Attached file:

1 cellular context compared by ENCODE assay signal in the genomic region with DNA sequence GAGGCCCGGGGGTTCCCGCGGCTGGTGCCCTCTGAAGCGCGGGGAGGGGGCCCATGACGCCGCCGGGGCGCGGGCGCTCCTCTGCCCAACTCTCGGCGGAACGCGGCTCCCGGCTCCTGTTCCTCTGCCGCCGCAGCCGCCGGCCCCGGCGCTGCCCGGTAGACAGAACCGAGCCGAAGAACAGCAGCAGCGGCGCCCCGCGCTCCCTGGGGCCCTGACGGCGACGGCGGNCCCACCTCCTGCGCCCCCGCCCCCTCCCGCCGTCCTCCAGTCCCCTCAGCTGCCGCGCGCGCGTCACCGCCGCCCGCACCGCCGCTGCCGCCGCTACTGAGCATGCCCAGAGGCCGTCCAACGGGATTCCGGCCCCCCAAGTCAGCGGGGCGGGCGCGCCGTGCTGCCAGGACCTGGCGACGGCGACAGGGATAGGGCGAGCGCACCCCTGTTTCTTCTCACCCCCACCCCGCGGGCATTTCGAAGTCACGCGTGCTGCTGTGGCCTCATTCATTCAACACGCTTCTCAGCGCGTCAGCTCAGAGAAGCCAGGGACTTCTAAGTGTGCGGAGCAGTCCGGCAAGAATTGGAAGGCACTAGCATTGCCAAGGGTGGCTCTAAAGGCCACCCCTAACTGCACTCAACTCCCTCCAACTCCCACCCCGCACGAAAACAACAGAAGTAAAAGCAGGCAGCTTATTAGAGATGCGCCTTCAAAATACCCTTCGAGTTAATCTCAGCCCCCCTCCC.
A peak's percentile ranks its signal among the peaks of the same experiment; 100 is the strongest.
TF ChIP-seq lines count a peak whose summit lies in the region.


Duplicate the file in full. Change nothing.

1 cellular context compared by ENCODE assay signal in the genomic region with DNA sequence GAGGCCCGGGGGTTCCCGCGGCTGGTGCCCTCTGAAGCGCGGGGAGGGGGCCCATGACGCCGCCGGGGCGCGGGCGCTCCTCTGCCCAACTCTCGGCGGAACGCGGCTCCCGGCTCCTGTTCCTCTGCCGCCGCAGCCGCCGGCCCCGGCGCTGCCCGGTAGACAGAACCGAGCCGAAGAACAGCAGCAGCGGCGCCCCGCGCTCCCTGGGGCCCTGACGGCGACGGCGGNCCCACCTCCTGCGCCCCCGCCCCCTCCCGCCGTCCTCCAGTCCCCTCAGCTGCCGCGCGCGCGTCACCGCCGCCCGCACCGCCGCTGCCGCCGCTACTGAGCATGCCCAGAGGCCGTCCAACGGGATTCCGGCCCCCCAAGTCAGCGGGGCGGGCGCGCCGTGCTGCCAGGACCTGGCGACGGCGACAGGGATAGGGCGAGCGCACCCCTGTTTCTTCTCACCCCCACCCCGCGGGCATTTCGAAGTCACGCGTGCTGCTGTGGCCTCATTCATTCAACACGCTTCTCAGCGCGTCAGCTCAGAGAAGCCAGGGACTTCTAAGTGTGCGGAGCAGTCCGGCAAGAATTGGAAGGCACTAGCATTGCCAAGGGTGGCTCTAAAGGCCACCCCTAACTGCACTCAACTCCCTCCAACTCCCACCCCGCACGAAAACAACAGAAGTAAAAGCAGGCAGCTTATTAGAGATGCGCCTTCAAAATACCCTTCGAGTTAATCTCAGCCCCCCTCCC.
A peak's percentile ranks its signal among the peaks of the same experiment; 100 is the strongest.
TF ChIP-seq lines count a peak whose summit lies in the region.